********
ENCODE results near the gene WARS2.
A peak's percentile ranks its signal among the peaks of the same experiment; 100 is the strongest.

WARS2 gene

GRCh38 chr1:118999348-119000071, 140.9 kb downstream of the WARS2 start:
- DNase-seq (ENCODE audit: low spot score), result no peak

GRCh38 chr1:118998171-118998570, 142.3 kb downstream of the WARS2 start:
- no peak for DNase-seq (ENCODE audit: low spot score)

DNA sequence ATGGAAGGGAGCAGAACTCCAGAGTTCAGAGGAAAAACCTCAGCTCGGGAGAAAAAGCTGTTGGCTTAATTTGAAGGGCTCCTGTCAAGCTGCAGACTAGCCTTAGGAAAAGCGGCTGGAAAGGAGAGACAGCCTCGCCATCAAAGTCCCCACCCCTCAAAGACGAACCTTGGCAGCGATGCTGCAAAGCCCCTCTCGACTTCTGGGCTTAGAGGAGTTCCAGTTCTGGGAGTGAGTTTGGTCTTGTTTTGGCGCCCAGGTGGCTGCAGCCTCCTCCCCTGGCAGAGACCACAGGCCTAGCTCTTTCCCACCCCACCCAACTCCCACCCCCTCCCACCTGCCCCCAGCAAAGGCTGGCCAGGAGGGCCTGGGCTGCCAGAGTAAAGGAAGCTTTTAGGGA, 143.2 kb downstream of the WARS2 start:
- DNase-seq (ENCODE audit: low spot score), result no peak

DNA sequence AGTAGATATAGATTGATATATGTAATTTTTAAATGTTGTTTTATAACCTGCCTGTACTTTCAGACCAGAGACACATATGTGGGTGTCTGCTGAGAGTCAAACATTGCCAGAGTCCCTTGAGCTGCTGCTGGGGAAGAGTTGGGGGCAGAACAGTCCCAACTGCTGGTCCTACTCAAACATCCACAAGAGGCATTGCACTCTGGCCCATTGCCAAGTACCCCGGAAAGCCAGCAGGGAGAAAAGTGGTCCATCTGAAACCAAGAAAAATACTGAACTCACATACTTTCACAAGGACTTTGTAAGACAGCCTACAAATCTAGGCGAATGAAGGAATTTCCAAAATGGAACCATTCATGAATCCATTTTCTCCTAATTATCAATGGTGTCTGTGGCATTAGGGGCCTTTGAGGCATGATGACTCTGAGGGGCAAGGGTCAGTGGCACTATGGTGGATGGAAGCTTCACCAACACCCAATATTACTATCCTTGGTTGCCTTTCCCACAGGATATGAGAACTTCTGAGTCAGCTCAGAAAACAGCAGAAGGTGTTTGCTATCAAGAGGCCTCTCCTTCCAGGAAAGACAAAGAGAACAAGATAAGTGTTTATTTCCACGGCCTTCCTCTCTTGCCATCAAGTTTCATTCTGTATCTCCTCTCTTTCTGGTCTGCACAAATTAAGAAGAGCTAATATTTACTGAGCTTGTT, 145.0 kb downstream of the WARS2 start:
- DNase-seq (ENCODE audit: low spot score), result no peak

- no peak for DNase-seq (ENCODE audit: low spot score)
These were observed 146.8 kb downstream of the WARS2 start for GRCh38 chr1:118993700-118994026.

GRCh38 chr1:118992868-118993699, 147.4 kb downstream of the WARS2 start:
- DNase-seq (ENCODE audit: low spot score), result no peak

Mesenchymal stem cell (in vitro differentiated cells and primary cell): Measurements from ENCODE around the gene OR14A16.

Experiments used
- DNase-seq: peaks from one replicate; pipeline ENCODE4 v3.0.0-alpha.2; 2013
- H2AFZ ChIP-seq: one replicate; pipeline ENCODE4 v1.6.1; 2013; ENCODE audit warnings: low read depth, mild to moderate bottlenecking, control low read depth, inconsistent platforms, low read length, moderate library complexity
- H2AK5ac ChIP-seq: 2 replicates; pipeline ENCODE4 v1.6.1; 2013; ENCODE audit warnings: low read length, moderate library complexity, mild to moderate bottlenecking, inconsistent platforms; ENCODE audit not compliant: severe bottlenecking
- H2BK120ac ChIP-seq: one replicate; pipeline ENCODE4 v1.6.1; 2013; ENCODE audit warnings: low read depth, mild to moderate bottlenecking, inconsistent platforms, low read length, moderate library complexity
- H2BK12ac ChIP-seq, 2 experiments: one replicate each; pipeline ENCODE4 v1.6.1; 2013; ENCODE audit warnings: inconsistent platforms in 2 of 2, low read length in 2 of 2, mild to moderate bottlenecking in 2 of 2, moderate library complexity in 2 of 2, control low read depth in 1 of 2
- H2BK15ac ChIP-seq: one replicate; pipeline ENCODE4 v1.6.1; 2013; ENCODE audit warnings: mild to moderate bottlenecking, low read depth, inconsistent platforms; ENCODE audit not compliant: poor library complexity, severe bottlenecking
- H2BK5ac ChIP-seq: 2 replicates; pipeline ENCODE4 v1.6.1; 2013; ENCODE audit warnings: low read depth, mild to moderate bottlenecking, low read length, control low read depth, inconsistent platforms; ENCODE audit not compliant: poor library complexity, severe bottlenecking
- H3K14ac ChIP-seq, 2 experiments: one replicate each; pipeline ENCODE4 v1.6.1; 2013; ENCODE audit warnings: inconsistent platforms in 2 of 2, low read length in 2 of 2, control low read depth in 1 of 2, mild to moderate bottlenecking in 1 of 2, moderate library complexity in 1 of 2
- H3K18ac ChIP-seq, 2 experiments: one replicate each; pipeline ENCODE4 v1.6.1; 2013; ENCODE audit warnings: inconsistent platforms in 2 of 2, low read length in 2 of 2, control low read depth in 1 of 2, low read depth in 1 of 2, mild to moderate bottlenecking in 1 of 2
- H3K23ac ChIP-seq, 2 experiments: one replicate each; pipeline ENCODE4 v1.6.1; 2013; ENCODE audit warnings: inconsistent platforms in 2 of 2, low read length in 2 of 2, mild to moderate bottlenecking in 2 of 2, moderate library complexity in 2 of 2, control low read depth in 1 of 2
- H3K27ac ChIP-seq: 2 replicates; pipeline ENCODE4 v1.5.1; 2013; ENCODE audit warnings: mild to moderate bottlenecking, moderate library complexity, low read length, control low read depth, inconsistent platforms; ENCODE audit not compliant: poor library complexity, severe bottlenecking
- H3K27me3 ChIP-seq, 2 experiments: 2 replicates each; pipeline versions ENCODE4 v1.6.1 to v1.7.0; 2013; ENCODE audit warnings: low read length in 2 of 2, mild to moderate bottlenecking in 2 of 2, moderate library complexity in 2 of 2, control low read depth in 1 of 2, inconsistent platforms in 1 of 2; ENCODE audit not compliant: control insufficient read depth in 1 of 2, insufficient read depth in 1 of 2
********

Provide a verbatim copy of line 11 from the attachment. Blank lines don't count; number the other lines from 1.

- DNase-seq (ENCODE audit: low spot score), result no peak